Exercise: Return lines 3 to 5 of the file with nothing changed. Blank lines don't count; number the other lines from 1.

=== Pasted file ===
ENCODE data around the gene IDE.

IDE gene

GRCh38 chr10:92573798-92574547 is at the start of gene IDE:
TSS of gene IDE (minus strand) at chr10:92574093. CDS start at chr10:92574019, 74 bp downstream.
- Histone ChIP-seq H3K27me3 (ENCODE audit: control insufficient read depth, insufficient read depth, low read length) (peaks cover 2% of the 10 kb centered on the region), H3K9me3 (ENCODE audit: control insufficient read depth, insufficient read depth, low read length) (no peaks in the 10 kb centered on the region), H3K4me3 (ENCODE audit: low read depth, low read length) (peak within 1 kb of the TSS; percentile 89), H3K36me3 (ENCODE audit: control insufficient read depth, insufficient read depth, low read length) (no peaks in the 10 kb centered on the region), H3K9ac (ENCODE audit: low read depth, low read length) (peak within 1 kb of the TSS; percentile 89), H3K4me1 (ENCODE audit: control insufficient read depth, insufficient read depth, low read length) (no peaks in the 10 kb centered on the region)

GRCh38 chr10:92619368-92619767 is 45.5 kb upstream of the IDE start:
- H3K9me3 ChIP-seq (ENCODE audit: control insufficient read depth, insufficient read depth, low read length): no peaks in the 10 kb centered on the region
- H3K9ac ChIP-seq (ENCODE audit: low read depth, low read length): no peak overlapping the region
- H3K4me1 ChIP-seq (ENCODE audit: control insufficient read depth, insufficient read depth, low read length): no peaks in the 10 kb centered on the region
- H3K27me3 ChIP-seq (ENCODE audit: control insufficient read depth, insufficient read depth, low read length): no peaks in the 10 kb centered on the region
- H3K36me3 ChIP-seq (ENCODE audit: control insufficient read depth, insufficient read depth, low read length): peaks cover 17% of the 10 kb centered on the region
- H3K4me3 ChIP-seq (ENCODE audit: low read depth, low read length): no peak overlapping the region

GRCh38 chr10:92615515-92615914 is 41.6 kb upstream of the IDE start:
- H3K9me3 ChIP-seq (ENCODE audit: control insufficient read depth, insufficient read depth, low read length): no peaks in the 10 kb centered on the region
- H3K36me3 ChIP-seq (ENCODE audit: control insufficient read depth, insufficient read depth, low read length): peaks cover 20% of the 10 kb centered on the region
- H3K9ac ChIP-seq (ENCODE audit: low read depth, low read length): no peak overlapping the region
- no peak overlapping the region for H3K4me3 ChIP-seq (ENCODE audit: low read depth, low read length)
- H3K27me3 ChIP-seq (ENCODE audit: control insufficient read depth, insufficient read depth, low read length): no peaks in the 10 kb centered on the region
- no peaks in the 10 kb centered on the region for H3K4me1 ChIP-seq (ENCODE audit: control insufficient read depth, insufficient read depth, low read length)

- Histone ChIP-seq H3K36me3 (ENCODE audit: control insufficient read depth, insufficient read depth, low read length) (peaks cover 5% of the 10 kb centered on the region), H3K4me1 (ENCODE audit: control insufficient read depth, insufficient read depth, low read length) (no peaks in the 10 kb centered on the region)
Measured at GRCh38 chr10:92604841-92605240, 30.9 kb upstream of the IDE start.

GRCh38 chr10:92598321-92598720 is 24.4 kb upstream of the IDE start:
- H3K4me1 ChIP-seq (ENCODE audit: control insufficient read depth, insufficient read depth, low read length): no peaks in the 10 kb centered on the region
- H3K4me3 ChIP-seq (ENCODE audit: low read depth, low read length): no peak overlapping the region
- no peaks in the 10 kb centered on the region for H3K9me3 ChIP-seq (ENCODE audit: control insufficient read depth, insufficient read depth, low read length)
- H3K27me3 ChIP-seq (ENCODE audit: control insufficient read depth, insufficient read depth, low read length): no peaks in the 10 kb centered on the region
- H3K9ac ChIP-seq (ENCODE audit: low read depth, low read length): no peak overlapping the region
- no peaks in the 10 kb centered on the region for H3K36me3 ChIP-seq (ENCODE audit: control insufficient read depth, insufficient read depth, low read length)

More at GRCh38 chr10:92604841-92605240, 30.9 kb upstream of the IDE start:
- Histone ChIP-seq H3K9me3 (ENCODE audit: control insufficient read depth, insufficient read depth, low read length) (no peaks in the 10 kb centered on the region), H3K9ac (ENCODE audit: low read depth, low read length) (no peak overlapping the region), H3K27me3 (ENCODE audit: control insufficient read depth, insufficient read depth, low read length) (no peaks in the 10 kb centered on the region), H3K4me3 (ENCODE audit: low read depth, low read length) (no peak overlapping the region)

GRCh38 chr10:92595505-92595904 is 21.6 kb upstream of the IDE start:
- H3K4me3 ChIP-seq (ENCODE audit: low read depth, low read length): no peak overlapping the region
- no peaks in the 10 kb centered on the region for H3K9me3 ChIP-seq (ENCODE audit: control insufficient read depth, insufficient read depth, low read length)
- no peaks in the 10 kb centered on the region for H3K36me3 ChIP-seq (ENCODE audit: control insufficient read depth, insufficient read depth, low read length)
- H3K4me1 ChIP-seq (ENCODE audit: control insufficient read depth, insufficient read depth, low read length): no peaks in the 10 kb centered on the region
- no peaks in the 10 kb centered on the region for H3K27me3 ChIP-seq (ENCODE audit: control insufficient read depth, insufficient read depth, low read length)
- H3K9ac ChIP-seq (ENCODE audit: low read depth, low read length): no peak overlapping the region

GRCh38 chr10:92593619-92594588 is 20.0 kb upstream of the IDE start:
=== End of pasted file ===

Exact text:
GRCh38 chr10:92573798-92574547 is at the start of gene IDE:
TSS of gene IDE (minus strand) at chr10:92574093. CDS start at chr10:92574019, 74 bp downstream.
- Histone ChIP-seq H3K27me3 (ENCODE audit: control insufficient read depth, insufficient read depth, low read length) (peaks cover 2% of the 10 kb centered on the region), H3K9me3 (ENCODE audit: control insufficient read depth, insufficient read depth, low read length) (no peaks in the 10 kb centered on the region), H3K4me3 (ENCODE audit: low read depth, low read length) (peak within 1 kb of the TSS; percentile 89), H3K36me3 (ENCODE audit: control insufficient read depth, insufficient read depth, low read length) (no peaks in the 10 kb centered on the region), H3K9ac (ENCODE audit: low read depth, low read length) (peak within 1 kb of the TSS; percentile 89), H3K4me1 (ENCODE audit: control insufficient read depth, insufficient read depth, low read length) (no peaks in the 10 kb centered on the region)